Sunday 13 November 2011

Ebay VHS Goodness

Ebay Auction VHS Movies
(November 2011)

Pre-Christmas VHS Crackers up for Auction, and what a surprise package to be pulled, with nary a Turkey in sight :) .

Japanese VHS Originals, Greek Rarities and some UK PAL video Action flicks from the glorious Eighties. There's The Good, The So Bad They're Good, and the Ugly ducklings that to some are Swans in disguise, resplendent in their goofiness, absurd and downright fabulous :) .

Please do check out some of the Original cover art from titles on offer, and as always these are true scans of what are actually being offered in the Auction.

Explosive Eighties Action !. From the Karl Landgren lunge to the Maurizio Merli slap down. Gung Ho Goodness, Post Apocalyptic Fantasy & Brutal Spaghetti Western rareness, to politcally incorrect Euro / Italian Seventies Crime flicks, all looking for a good home at a fair price.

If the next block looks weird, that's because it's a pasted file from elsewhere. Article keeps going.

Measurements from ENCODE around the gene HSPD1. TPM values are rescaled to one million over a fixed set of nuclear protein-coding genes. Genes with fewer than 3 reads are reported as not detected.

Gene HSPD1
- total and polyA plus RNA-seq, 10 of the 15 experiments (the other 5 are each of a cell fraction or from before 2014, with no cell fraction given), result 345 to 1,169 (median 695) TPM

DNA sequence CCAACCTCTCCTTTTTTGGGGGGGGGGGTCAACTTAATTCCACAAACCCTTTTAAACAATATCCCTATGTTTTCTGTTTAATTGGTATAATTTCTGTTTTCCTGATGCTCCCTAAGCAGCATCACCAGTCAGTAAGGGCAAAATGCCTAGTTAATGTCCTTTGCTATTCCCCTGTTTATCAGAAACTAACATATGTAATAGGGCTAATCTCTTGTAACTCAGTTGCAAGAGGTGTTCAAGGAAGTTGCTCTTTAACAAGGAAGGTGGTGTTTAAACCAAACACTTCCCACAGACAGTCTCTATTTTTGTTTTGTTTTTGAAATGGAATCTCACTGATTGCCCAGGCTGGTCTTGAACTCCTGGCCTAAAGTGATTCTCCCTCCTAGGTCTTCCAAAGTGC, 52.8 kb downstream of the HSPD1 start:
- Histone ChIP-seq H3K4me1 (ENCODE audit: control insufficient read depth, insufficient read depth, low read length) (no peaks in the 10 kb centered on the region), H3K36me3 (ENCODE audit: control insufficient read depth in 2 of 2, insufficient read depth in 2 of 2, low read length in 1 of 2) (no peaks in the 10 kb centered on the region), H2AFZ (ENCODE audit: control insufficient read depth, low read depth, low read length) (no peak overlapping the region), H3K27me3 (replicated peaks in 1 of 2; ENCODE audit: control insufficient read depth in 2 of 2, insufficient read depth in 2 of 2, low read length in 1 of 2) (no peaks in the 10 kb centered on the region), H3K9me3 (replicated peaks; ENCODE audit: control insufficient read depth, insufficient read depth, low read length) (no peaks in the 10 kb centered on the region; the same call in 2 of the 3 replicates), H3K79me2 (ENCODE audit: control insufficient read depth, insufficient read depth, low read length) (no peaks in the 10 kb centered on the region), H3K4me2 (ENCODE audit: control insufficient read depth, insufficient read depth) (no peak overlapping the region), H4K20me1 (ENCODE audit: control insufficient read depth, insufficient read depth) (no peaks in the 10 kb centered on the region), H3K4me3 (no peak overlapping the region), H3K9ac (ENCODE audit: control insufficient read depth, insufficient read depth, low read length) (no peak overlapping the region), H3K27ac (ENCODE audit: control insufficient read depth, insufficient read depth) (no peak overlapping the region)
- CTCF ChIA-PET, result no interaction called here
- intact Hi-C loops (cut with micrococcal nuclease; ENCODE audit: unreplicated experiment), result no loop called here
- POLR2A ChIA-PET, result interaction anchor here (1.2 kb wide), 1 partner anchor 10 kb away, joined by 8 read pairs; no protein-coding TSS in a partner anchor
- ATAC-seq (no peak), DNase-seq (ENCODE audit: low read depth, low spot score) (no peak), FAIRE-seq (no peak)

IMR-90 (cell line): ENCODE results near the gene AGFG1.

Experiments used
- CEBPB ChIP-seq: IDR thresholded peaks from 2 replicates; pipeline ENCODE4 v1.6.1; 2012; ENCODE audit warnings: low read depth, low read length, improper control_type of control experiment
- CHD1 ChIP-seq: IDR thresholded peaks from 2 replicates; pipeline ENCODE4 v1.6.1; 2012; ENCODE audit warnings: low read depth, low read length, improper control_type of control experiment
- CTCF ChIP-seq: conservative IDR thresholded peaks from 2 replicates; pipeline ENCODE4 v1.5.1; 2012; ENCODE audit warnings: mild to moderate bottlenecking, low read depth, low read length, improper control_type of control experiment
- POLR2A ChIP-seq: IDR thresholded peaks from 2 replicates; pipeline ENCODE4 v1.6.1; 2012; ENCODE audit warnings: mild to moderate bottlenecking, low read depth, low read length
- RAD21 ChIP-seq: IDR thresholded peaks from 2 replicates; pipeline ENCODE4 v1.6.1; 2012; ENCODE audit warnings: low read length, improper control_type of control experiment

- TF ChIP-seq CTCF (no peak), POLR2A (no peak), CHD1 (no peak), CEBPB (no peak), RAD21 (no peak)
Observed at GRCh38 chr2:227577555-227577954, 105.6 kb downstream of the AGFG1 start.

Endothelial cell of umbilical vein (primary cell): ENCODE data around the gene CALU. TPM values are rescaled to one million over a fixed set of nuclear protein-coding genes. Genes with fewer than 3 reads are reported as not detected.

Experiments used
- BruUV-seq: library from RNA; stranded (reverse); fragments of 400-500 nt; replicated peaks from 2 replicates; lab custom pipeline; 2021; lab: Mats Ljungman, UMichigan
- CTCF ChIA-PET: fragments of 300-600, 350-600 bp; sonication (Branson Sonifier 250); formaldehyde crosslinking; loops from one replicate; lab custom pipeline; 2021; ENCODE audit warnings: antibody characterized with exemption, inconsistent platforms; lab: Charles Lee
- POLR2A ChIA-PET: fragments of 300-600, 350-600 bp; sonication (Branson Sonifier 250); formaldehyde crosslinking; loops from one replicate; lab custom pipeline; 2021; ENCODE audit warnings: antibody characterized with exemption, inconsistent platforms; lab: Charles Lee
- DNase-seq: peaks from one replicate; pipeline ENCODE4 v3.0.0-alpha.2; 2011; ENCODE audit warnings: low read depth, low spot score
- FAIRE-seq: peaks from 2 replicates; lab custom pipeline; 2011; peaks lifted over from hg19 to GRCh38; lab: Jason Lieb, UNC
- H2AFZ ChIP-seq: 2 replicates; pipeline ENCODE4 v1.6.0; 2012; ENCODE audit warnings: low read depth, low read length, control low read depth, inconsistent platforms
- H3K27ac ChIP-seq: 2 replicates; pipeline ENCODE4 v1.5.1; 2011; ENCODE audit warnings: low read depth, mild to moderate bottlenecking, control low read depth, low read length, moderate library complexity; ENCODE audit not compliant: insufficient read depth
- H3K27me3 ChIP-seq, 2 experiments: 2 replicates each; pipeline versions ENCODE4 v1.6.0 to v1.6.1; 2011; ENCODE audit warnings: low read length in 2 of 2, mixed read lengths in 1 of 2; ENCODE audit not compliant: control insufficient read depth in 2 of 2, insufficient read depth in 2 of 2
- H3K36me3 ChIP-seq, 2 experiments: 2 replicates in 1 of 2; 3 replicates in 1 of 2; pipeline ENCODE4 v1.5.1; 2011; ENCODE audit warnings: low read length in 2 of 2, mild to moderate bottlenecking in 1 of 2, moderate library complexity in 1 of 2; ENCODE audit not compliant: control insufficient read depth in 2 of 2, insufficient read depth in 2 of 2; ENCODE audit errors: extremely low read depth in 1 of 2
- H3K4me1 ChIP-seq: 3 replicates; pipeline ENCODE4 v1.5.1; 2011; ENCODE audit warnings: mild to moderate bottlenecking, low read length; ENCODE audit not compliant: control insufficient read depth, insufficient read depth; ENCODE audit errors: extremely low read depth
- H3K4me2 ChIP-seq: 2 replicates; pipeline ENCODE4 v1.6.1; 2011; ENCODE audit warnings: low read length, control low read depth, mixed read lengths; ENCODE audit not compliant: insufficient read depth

Thank you in advance to all who take the time to check the Auctions out, and a Huge Thank You particularly to those that place a bid.

Good luck, and hopefully there is something for all who stop by the Ebay express :) .

Thank You

Thursday 14 July 2011

Sign Up For The Death Corps ...

Shock Waves
(1977 / USA)

‘‘The sea spits up what it can’t keep down’’

Nazi SS Zombie death troopers rise up from a watery grave to seek vengeance upon their creator. Programmed to kill, and created to overcome any terrain, in any condition or circumstance, these unyielding harbingers of devastation are the apocalyptic abominations of biblical prophecies. Enhanced evolutionary killing machines, these un-dead soldiers of war are the ultimate evocation of evil. They are the F├╝hrer’s Death Corps !.